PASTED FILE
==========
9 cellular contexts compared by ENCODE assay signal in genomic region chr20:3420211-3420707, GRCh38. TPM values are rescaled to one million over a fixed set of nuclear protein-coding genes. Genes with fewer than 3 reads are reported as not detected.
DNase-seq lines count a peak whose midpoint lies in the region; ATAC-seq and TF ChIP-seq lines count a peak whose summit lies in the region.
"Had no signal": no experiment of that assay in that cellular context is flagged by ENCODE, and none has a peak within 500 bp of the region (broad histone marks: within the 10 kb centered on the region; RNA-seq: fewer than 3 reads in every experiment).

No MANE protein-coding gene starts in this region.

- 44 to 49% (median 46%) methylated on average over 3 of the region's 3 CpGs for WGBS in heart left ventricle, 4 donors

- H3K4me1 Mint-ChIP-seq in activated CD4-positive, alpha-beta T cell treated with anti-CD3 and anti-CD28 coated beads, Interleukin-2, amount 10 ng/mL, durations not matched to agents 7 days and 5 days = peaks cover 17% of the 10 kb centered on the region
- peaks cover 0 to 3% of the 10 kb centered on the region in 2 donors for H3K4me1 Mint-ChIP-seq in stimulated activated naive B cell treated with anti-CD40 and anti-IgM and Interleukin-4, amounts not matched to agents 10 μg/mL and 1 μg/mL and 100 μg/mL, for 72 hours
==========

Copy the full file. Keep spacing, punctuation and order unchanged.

9 cellular contexts compared by ENCODE assay signal in genomic region chr20:3420211-3420707, GRCh38. TPM values are rescaled to one million over a fixed set of nuclear protein-coding genes. Genes with fewer than 3 reads are reported as not detected.
DNase-seq lines count a peak whose midpoint lies in the region; ATAC-seq and TF ChIP-seq lines count a peak whose summit lies in the region.
"Had no signal": no experiment of that assay in that cellular context is flagged by ENCODE, and none has a peak within 500 bp of the region (broad histone marks: within the 10 kb centered on the region; RNA-seq: fewer than 3 reads in every experiment).

No MANE protein-coding gene starts in this region.

- 44 to 49% (median 46%) methylated on average over 3 of the region's 3 CpGs for WGBS in heart left ventricle, 4 donors

- H3K4me1 Mint-ChIP-seq in activated CD4-positive, alpha-beta T cell treated with anti-CD3 and anti-CD28 coated beads, Interleukin-2, amount 10 ng/mL, durations not matched to agents 7 days and 5 days = peaks cover 17% of the 10 kb centered on the region
- peaks cover 0 to 3% of the 10 kb centered on the region in 2 donors for H3K4me1 Mint-ChIP-seq in stimulated activated naive B cell treated with anti-CD40 and anti-IgM and Interleukin-4, amounts not matched to agents 10 μg/mL and 1 μg/mL and 100 μg/mL, for 72 hours